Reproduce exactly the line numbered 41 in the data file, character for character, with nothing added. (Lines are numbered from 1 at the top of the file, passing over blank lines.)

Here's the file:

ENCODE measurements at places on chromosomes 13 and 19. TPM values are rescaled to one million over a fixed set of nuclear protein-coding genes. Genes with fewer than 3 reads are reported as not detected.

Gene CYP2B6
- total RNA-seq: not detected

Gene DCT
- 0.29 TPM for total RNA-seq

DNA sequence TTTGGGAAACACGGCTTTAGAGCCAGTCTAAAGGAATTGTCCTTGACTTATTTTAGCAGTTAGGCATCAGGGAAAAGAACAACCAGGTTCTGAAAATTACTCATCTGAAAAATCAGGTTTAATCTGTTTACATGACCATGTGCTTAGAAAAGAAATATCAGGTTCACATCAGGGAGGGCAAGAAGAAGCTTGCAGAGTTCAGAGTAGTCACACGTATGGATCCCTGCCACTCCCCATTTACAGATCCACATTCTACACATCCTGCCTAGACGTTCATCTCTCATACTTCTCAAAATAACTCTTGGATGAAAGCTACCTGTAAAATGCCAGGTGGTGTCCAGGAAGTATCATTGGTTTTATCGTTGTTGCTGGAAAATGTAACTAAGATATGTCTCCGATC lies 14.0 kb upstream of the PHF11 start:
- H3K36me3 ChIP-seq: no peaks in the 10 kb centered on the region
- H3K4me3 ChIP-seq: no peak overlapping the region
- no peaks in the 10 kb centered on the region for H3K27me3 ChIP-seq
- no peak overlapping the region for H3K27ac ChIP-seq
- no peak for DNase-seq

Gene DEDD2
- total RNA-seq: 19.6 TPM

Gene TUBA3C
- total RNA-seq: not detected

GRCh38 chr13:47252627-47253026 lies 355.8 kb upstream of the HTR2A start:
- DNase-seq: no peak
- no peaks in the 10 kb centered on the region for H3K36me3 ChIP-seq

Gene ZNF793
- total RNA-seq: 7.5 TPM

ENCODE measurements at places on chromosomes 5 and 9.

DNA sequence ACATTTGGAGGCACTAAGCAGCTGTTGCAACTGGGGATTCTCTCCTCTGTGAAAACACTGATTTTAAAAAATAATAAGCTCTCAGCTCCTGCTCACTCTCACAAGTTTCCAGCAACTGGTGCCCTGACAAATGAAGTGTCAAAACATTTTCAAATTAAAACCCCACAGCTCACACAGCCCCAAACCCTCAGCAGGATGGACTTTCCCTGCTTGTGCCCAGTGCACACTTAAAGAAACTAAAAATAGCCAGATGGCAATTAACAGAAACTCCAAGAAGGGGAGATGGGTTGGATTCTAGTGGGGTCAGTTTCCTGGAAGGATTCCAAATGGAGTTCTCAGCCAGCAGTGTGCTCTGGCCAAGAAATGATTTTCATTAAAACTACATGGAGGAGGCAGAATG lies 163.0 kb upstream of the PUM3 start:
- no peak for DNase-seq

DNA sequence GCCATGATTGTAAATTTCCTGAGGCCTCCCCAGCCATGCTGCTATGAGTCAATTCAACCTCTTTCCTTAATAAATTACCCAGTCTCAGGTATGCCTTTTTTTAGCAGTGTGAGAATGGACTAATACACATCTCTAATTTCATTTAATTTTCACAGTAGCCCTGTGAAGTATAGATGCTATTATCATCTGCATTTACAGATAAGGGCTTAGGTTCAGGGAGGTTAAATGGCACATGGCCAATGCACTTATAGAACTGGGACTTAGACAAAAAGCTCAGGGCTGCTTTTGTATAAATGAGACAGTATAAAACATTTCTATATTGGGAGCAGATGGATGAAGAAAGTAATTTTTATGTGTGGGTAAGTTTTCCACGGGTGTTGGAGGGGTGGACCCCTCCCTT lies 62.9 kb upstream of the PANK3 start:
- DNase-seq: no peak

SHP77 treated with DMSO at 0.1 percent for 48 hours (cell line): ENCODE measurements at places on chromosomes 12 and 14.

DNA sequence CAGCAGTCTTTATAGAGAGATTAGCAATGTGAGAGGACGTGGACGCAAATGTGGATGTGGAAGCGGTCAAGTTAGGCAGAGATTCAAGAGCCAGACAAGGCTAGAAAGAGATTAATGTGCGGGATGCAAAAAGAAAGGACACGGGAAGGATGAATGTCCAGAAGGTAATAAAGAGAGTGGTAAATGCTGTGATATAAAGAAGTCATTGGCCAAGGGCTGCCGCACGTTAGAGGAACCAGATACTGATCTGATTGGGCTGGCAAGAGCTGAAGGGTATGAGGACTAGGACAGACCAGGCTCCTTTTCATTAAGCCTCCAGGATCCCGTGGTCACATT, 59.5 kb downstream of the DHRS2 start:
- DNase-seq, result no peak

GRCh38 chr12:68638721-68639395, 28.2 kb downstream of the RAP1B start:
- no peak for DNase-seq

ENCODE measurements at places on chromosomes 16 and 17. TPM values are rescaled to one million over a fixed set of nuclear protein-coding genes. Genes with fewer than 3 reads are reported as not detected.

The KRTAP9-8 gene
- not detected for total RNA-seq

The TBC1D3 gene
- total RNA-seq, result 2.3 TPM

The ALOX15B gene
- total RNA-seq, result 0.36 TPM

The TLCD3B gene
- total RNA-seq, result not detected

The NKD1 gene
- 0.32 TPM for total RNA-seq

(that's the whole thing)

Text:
- 0.32 TPM for total RNA-seq